• Patrons are not to display text or graphics that may be defined by State and/or Federal laws as illegal pornography, obscenity, or child pornography. 
  • The privacy of other patrons using the Internet must be respected at all times. However, computers are located in a public area. Electronic transactions of information and viewing screens could become public. As a result, the Library cannot guarantee privacy or confidentiality. 
  • The library supports the Freedom to View and Freedom to Read, but does not support offensive or harassing conduct. Because the library is a public place and computer screens are in open view of passersby and other computer users, the library reserves the right to direct any patron displaying sexually explicit, offensive, or harassing content on the computer screen to close the screen and refrain from displaying similar content. Failure to comply will result in loss of internet privileges. Library staff reserves the right to remove inappropriate materials from the computer and to instruct the patron to refrain from seeking similar sites. Library users who wish to view potentially offensive or harassing materials may use their personal devices in a discrete manner such that any potentially offensive content is not in view of other library users.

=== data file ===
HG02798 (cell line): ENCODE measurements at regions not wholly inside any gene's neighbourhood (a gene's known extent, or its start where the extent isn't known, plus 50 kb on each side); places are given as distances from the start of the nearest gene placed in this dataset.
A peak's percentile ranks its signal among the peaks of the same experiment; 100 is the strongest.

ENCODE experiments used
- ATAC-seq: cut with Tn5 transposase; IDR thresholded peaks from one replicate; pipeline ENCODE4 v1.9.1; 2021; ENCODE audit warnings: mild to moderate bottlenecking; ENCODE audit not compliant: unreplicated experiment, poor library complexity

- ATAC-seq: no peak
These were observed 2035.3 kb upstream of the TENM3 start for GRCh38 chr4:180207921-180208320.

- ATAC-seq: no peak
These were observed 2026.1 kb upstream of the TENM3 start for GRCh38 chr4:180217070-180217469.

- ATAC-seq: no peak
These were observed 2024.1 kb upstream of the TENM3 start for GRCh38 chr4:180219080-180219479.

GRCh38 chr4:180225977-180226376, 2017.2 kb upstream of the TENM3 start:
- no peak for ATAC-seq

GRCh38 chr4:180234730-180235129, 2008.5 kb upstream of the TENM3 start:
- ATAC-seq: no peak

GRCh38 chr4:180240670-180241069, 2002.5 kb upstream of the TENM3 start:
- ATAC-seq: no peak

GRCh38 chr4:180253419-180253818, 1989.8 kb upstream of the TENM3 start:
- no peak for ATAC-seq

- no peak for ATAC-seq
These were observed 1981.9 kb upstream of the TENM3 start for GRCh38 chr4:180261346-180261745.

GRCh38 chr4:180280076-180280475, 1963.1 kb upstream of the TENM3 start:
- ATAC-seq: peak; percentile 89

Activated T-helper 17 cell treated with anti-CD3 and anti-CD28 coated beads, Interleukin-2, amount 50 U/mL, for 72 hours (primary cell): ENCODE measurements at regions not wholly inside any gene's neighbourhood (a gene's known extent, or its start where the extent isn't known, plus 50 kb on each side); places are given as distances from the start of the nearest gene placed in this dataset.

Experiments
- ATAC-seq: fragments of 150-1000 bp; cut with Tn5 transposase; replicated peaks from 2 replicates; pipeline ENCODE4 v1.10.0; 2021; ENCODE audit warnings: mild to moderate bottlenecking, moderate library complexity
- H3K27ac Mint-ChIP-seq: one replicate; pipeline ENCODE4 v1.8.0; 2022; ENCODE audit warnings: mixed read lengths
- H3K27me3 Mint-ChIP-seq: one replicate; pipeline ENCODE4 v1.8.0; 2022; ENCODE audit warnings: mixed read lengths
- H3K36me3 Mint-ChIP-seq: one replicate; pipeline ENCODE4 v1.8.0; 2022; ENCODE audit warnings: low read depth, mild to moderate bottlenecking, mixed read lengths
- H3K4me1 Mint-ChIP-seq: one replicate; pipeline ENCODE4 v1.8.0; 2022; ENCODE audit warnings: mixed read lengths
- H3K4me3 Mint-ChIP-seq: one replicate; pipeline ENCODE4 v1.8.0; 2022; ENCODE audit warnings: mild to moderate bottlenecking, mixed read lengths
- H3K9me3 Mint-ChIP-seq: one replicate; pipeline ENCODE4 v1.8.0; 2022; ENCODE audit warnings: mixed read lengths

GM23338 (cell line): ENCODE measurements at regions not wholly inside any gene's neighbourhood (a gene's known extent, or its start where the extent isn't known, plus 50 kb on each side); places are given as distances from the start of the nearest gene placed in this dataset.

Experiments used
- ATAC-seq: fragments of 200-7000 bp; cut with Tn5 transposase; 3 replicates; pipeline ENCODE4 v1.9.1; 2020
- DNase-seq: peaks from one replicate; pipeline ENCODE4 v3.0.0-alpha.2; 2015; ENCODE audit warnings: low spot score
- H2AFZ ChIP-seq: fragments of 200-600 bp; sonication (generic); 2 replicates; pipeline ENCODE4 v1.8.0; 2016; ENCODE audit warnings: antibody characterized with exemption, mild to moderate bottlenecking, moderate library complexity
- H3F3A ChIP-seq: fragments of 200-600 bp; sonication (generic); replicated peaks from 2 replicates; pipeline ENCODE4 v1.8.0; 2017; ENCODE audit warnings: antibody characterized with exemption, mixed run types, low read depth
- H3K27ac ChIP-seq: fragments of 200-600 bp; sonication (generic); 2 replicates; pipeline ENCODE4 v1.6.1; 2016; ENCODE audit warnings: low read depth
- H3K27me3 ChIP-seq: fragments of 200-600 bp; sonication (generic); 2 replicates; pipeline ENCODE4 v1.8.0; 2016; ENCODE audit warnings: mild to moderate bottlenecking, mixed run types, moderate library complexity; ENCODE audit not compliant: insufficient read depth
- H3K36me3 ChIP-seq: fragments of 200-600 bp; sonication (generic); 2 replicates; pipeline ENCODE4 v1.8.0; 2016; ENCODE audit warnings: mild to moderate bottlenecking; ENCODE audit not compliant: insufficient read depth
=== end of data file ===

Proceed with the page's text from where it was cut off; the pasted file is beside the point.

• Interruption of service–due to periodic and temporary technical difficulties (to include lapse of internet or printer accessibility) may occur while using the computer. Such occurrences are unfortunate; the library cannot guarantee all systems to be operational at all times.
  • The library is not responsible for and assumes no liability for any loss of opportunity (to include financial, personal, or employment) perceived by any patron to have occurred due to an interruption of internet or computer service during use, or because of closure of the library for any reason.